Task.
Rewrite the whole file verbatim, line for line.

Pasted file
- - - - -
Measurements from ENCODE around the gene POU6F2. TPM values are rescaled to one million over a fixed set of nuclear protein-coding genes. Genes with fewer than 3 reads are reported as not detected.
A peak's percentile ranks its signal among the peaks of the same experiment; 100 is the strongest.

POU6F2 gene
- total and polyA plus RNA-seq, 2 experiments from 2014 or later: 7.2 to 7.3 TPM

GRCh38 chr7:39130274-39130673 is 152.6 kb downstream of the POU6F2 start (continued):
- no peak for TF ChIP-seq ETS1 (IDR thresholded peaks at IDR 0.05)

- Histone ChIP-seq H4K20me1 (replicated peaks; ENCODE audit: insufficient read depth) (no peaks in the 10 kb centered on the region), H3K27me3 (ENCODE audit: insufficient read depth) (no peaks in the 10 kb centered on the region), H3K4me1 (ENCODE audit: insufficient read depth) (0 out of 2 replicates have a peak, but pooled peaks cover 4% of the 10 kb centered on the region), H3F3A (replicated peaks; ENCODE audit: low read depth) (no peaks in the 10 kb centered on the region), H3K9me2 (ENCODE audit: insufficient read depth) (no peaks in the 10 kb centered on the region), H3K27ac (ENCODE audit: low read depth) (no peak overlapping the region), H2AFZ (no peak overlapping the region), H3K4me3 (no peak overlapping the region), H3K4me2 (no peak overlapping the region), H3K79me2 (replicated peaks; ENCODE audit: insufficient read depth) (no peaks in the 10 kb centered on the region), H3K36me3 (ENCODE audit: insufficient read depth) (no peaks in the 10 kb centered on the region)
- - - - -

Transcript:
Measurements from ENCODE around the gene POU6F2. TPM values are rescaled to one million over a fixed set of nuclear protein-coding genes. Genes with fewer than 3 reads are reported as not detected.
A peak's percentile ranks its signal among the peaks of the same experiment; 100 is the strongest.

POU6F2 gene
- total and polyA plus RNA-seq, 2 experiments from 2014 or later: 7.2 to 7.3 TPM

GRCh38 chr7:39130274-39130673 is 152.6 kb downstream of the POU6F2 start (continued):
- no peak for TF ChIP-seq ETS1 (IDR thresholded peaks at IDR 0.05)

- Histone ChIP-seq H4K20me1 (replicated peaks; ENCODE audit: insufficient read depth) (no peaks in the 10 kb centered on the region), H3K27me3 (ENCODE audit: insufficient read depth) (no peaks in the 10 kb centered on the region), H3K4me1 (ENCODE audit: insufficient read depth) (0 out of 2 replicates have a peak, but pooled peaks cover 4% of the 10 kb centered on the region), H3F3A (replicated peaks; ENCODE audit: low read depth) (no peaks in the 10 kb centered on the region), H3K9me2 (ENCODE audit: insufficient read depth) (no peaks in the 10 kb centered on the region), H3K27ac (ENCODE audit: low read depth) (no peak overlapping the region), H2AFZ (no peak overlapping the region), H3K4me3 (no peak overlapping the region), H3K4me2 (no peak overlapping the region), H3K79me2 (replicated peaks; ENCODE audit: insufficient read depth) (no peaks in the 10 kb centered on the region), H3K36me3 (ENCODE audit: insufficient read depth) (no peaks in the 10 kb centered on the region)